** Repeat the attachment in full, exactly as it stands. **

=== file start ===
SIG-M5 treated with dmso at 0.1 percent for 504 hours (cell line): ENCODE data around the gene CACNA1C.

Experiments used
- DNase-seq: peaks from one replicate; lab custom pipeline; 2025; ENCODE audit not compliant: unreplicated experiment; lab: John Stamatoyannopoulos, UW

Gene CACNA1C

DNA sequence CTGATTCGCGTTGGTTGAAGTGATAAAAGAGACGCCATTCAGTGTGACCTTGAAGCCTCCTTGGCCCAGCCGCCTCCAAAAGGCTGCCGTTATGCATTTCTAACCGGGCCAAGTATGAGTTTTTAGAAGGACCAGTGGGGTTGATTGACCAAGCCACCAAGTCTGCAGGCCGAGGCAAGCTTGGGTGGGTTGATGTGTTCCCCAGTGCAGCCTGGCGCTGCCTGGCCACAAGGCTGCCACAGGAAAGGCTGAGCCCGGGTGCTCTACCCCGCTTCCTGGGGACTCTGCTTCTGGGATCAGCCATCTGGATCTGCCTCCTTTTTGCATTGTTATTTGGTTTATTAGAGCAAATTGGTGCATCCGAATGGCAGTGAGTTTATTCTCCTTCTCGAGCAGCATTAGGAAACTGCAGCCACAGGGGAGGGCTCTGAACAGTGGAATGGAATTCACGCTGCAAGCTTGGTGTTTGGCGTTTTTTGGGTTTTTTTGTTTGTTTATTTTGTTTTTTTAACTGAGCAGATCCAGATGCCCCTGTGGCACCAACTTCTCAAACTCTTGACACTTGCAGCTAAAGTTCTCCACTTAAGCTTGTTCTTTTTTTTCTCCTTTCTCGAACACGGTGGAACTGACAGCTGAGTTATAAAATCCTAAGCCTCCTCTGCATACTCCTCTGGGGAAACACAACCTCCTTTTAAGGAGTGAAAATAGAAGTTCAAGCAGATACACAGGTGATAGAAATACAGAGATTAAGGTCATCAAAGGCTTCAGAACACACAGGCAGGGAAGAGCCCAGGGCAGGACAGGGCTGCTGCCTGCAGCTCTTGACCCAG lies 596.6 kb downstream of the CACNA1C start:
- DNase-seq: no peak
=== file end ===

SIG-M5 treated with dmso at 0.1 percent for 504 hours (cell line): ENCODE data around the gene CACNA1C.

Experiments used
- DNase-seq: peaks from one replicate; lab custom pipeline; 2025; ENCODE audit not compliant: unreplicated experiment; lab: John Stamatoyannopoulos, UW

Gene CACNA1C

DNA sequence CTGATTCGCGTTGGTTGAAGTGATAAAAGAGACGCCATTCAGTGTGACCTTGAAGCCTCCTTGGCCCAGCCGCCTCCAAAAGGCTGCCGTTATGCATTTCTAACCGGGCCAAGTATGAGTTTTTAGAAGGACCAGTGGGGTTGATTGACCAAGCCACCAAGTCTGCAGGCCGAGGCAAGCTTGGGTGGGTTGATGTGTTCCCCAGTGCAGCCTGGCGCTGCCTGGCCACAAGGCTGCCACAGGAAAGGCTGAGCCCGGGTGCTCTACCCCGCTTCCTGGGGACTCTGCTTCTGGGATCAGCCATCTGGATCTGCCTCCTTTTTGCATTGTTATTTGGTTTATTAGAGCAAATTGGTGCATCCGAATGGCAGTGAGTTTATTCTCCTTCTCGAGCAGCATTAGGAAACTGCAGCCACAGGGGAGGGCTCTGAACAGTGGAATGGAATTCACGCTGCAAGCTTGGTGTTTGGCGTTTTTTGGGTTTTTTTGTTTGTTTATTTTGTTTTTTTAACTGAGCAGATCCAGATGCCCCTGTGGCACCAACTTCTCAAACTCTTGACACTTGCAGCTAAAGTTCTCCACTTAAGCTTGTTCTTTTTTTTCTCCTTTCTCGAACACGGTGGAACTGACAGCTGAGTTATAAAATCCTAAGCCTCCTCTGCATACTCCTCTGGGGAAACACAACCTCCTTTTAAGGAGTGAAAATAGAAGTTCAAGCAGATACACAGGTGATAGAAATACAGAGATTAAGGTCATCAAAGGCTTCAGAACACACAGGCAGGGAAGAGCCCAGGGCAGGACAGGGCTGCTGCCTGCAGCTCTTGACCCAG lies 596.6 kb downstream of the CACNA1C start:
- DNase-seq: no peak